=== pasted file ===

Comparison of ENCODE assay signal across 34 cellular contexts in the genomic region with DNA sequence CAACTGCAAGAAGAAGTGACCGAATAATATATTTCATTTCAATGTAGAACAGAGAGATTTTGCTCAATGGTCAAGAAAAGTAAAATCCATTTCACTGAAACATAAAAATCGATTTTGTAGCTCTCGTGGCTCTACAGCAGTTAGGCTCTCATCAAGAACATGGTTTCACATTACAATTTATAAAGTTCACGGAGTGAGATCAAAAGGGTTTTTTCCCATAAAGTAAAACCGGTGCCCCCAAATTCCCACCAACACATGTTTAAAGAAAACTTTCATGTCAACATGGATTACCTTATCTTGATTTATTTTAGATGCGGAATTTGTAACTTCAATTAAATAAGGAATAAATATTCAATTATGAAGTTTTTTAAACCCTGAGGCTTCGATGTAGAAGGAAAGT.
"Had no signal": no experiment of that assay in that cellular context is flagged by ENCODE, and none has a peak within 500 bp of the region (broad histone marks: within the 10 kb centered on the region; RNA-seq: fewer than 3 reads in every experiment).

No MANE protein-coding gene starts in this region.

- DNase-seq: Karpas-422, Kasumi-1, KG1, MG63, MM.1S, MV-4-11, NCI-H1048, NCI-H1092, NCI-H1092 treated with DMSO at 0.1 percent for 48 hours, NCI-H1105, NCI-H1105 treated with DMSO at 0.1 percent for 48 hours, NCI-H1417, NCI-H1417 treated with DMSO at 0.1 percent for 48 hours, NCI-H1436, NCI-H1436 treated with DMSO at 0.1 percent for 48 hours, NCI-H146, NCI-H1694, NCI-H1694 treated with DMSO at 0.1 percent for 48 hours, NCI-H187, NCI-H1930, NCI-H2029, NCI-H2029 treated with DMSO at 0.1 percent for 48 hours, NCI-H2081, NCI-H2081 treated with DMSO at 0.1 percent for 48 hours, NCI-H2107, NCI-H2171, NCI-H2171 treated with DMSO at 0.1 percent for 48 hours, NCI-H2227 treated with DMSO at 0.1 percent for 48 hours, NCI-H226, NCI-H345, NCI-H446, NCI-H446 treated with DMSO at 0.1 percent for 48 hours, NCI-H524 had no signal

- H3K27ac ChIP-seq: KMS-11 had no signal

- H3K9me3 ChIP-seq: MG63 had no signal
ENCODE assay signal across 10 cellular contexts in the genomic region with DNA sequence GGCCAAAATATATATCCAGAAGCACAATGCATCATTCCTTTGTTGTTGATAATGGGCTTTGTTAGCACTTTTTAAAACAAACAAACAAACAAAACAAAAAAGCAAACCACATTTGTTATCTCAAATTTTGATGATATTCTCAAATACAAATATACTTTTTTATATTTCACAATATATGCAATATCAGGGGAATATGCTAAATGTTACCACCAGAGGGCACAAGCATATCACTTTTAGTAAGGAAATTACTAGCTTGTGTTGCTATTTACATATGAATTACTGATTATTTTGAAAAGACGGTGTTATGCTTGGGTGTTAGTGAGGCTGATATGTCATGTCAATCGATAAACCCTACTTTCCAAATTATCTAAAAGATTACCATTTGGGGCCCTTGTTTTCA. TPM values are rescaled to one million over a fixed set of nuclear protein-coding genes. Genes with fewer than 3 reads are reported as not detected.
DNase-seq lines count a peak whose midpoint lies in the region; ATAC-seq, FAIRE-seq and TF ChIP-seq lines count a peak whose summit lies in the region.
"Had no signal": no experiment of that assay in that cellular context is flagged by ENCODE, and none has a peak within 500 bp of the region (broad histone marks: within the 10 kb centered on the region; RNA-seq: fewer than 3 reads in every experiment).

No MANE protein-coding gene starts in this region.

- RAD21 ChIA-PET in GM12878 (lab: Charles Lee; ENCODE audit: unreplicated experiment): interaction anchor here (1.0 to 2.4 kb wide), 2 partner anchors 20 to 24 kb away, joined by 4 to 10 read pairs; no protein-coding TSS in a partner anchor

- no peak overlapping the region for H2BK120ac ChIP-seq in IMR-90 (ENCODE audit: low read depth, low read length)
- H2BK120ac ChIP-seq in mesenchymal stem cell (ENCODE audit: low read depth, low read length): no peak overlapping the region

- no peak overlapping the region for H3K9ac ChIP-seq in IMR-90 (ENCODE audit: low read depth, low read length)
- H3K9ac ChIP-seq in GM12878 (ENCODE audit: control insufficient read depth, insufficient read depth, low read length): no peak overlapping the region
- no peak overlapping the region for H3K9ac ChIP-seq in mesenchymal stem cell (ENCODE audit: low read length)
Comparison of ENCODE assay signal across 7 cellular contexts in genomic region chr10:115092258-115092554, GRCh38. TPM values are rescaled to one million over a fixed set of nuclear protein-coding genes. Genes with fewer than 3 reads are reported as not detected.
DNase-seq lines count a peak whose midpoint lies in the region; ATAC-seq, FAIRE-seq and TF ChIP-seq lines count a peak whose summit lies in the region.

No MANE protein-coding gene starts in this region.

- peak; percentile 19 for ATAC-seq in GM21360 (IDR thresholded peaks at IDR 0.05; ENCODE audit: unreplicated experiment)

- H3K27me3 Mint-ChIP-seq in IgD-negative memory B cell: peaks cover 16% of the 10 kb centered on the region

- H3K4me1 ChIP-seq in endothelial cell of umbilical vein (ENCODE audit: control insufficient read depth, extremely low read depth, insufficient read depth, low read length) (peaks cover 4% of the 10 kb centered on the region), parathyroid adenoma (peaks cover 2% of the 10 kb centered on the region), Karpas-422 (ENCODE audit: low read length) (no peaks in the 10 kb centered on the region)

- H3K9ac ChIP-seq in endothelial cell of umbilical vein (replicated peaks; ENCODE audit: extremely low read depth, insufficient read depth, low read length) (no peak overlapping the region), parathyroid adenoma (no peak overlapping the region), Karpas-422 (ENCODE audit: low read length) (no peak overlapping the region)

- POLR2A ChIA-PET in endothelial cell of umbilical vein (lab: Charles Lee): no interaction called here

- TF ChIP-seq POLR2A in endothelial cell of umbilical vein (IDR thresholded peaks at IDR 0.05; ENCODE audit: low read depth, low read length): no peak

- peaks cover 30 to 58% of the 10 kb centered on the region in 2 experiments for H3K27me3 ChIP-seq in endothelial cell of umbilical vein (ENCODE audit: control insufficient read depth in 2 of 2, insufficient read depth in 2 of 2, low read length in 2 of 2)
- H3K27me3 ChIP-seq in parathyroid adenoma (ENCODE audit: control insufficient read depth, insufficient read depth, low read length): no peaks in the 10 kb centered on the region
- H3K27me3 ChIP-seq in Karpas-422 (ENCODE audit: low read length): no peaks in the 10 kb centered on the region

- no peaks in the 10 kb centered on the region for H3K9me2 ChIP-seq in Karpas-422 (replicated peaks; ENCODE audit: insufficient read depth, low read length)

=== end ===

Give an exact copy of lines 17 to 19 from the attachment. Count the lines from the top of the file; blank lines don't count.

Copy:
Comparison of ENCODE assay signal across 7 cellular contexts in genomic region chr10:115092258-115092554, GRCh38. TPM values are rescaled to one million over a fixed set of nuclear protein-coding genes. Genes with fewer than 3 reads are reported as not detected.
DNase-seq lines count a peak whose midpoint lies in the region; ATAC-seq, FAIRE-seq and TF ChIP-seq lines count a peak whose summit lies in the region.

No MANE protein-coding gene starts in this region.